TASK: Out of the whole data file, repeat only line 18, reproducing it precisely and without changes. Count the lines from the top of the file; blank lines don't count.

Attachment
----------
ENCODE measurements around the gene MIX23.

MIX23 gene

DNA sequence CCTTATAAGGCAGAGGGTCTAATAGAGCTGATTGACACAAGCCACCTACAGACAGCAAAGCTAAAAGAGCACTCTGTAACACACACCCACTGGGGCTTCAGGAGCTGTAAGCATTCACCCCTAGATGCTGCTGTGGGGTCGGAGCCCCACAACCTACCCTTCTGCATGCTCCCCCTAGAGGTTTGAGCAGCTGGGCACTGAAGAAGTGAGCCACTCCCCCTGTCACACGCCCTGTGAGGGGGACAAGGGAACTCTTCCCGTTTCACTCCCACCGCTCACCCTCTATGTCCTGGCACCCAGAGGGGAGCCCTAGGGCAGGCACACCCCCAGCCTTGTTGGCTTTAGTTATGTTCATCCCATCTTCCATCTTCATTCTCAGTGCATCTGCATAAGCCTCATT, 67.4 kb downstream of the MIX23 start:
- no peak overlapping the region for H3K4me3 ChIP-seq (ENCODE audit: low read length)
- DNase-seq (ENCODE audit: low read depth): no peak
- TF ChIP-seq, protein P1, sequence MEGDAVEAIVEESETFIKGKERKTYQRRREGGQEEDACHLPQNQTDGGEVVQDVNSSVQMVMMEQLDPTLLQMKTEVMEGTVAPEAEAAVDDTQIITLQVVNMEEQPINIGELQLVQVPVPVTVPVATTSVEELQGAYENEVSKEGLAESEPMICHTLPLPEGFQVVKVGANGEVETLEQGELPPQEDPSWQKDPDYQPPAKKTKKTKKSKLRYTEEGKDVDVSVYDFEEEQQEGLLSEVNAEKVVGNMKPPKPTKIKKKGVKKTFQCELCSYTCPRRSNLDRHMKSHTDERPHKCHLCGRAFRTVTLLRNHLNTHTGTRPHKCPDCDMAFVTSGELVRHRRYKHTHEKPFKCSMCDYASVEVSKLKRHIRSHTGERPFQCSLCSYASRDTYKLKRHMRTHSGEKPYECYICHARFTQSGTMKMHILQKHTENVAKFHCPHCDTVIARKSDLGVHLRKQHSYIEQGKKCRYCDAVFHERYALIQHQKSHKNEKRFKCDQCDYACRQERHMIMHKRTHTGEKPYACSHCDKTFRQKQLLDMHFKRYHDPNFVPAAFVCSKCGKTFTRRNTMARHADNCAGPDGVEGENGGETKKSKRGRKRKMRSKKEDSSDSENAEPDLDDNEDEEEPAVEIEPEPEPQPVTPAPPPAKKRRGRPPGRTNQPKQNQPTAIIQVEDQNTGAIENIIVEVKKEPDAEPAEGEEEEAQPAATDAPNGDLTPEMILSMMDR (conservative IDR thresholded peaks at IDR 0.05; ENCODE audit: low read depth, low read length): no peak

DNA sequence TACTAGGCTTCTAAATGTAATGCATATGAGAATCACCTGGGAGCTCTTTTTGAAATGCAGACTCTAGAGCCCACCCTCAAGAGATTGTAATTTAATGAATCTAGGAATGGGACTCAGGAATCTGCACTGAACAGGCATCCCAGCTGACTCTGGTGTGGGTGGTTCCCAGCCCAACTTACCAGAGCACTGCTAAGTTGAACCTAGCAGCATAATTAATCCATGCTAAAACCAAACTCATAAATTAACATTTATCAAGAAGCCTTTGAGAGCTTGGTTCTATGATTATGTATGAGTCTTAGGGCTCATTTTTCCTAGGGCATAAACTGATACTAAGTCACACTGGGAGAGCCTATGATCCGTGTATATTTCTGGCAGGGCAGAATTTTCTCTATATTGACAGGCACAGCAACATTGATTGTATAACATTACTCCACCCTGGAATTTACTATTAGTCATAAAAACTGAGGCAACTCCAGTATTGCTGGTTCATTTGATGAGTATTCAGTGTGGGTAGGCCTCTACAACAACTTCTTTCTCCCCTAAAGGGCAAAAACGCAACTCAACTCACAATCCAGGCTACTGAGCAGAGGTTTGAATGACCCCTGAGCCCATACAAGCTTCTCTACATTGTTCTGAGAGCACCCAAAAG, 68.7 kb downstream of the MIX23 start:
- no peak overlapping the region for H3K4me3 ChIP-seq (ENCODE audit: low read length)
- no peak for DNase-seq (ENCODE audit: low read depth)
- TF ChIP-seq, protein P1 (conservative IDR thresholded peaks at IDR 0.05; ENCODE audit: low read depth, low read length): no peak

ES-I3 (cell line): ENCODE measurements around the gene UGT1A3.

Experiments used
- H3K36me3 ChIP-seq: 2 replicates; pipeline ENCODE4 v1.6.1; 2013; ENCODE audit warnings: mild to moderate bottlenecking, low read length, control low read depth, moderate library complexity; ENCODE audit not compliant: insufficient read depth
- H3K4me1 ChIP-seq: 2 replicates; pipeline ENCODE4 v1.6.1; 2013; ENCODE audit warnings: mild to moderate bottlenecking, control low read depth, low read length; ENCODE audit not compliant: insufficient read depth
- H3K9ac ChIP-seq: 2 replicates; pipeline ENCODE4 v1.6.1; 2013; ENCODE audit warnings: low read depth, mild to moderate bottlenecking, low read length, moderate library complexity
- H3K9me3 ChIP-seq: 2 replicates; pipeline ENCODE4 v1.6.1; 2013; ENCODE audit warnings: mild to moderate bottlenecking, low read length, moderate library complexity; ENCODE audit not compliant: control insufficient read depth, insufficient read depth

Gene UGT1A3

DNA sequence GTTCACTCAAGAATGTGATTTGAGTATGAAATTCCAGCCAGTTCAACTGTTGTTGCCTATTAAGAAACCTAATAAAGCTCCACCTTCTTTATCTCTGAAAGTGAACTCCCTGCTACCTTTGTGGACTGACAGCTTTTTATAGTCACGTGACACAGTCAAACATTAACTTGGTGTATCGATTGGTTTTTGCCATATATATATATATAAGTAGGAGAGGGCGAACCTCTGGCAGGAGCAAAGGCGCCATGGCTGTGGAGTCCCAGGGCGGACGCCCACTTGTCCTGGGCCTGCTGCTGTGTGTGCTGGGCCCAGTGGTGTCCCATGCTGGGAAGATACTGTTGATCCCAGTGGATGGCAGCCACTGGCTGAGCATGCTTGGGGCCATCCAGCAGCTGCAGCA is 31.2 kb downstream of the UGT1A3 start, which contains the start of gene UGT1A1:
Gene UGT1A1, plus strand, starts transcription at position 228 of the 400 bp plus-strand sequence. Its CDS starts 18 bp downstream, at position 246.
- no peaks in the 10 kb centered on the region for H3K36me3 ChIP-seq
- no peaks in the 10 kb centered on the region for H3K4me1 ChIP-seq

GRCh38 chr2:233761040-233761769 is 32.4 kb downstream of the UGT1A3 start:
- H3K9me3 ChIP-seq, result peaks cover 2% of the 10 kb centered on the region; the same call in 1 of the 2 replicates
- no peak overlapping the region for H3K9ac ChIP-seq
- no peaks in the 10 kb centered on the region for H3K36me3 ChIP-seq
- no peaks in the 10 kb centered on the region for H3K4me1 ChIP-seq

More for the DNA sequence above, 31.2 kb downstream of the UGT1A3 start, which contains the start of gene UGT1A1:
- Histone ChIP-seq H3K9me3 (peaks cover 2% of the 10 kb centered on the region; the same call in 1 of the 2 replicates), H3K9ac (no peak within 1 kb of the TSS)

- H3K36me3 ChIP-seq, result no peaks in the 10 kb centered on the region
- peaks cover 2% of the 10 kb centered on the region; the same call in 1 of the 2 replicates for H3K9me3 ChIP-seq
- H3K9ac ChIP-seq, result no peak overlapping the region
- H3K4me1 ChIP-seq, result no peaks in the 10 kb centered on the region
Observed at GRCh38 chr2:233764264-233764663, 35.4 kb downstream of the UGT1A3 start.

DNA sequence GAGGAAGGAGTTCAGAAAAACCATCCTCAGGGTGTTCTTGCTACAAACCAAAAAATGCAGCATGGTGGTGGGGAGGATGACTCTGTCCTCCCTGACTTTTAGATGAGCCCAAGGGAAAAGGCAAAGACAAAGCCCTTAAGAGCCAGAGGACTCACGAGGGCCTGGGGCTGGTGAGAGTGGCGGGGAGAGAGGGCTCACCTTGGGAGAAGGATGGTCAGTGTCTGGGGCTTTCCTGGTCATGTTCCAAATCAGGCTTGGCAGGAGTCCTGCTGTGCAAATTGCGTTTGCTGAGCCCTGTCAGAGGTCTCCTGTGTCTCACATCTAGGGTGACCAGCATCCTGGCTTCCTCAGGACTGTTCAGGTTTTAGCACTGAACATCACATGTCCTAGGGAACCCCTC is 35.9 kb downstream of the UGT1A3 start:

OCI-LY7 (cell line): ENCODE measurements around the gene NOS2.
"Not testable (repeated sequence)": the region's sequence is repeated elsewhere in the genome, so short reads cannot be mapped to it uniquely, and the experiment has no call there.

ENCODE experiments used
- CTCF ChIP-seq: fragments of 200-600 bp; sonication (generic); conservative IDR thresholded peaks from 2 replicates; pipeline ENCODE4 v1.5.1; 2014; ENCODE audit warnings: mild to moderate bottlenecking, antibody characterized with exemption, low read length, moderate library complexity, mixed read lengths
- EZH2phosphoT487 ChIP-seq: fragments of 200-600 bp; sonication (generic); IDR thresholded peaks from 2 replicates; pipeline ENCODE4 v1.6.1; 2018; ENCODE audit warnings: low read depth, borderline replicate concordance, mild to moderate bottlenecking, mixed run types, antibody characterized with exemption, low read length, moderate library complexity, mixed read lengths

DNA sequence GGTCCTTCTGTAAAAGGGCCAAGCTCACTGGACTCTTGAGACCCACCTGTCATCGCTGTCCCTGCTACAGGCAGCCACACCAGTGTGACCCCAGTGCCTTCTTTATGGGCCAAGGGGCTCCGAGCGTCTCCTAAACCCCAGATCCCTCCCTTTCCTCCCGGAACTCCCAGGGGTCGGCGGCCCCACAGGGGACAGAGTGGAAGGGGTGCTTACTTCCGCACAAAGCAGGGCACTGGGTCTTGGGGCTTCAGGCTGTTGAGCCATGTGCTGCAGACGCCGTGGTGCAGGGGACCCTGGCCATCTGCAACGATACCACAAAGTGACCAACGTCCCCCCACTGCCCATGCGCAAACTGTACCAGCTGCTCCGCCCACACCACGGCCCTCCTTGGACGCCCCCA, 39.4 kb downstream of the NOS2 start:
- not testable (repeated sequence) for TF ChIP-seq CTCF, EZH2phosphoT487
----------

DNA sequence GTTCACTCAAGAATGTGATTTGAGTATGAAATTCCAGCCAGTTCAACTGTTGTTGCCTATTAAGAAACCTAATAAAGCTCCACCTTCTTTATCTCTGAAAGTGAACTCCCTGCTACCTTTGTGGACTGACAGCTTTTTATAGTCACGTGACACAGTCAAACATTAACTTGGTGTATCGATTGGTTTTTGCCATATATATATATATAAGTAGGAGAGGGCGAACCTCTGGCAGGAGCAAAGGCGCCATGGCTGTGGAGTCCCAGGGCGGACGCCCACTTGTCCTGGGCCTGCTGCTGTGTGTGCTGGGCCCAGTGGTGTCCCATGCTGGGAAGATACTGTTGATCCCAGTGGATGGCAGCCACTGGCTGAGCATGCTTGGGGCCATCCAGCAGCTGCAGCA is 31.2 kb downstream of the UGT1A3 start, which contains the start of gene UGT1A1: